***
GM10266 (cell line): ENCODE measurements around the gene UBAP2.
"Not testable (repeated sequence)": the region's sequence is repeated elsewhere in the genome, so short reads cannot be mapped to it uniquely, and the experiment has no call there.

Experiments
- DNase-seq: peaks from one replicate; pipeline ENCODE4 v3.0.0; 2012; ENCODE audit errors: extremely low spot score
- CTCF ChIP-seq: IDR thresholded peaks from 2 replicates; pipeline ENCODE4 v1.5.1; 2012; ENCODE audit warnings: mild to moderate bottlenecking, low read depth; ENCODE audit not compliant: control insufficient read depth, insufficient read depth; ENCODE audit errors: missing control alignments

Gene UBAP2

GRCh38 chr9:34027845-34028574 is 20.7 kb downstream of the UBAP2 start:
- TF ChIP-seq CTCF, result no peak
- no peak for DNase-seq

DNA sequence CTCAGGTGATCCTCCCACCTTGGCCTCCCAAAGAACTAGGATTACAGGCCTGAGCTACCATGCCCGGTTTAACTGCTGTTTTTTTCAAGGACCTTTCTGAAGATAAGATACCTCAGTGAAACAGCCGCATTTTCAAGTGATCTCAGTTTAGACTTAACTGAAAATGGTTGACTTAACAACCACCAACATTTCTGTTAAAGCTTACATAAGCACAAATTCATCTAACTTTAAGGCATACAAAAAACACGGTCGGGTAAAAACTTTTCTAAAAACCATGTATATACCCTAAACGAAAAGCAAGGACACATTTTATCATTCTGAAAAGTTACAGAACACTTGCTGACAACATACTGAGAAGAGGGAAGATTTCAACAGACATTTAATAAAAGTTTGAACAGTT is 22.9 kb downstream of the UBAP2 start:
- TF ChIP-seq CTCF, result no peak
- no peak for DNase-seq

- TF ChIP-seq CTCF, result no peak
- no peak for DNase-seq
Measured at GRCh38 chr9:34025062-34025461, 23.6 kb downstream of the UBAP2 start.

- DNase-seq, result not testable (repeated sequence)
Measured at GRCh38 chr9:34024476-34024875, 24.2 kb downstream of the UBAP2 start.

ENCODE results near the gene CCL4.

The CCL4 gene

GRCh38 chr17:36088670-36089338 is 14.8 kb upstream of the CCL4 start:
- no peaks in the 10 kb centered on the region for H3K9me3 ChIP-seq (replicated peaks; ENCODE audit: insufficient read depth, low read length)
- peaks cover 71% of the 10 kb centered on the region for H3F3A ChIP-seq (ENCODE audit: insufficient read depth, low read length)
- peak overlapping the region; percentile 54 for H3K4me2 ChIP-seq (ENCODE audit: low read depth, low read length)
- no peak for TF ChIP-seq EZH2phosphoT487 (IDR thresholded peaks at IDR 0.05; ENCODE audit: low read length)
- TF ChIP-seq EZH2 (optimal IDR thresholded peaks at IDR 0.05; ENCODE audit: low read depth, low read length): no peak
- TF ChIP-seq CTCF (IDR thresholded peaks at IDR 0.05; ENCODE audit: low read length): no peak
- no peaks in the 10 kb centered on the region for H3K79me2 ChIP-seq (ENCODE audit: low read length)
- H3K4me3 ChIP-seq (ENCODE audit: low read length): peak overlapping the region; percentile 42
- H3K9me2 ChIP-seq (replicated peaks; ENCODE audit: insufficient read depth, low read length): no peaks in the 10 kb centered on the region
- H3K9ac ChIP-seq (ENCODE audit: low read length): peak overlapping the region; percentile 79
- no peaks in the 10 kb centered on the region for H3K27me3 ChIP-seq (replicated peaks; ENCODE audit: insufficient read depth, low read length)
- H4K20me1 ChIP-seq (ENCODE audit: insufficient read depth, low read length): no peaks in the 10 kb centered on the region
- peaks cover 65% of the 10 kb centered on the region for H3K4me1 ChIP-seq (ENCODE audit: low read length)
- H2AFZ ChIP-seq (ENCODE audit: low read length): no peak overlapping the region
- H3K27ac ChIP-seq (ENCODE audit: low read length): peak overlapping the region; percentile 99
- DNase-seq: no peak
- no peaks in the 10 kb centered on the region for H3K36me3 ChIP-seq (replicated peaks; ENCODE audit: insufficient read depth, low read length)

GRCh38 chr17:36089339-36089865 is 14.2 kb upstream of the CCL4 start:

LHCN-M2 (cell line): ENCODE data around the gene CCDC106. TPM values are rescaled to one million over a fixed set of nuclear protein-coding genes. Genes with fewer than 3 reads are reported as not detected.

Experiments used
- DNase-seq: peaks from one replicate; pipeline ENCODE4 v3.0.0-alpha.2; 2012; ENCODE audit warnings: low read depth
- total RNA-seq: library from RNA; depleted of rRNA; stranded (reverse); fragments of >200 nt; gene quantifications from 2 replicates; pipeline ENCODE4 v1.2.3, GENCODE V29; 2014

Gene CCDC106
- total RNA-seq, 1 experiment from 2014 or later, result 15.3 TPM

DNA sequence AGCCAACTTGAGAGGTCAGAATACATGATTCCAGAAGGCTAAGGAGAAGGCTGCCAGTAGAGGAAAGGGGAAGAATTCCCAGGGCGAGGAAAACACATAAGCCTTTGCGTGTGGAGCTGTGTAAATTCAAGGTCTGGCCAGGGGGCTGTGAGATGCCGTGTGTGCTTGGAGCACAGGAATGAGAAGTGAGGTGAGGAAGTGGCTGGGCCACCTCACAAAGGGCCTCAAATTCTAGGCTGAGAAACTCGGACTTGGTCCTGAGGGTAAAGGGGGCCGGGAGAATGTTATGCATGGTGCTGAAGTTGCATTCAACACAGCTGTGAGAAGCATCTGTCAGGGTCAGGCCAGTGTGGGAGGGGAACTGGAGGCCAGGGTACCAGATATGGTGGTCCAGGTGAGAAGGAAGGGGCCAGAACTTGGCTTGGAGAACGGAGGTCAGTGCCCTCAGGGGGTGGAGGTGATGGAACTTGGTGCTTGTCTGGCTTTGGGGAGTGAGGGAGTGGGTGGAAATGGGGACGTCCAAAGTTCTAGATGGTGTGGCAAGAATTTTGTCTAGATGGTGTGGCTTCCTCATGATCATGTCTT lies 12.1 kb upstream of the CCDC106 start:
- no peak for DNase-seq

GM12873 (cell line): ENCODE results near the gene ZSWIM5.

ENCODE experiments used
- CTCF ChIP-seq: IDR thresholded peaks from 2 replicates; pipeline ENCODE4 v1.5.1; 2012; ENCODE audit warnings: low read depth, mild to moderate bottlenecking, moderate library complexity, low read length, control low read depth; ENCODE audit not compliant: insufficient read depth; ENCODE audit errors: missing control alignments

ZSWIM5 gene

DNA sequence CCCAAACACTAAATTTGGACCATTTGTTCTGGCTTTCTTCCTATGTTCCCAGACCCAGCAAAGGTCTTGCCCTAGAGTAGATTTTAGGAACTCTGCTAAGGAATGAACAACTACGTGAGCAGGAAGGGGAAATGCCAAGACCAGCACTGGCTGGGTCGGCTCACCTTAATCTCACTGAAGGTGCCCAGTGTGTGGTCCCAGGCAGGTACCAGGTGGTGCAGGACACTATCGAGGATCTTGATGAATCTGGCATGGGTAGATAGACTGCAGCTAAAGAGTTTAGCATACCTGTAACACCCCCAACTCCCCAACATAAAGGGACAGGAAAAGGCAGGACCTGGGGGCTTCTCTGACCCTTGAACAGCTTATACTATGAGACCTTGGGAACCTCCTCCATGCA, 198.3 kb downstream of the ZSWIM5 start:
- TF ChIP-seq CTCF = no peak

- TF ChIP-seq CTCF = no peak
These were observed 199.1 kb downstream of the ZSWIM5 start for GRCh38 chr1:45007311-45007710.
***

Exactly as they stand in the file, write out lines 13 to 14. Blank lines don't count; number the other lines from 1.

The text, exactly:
- TF ChIP-seq CTCF, result no peak
- no peak for DNase-seq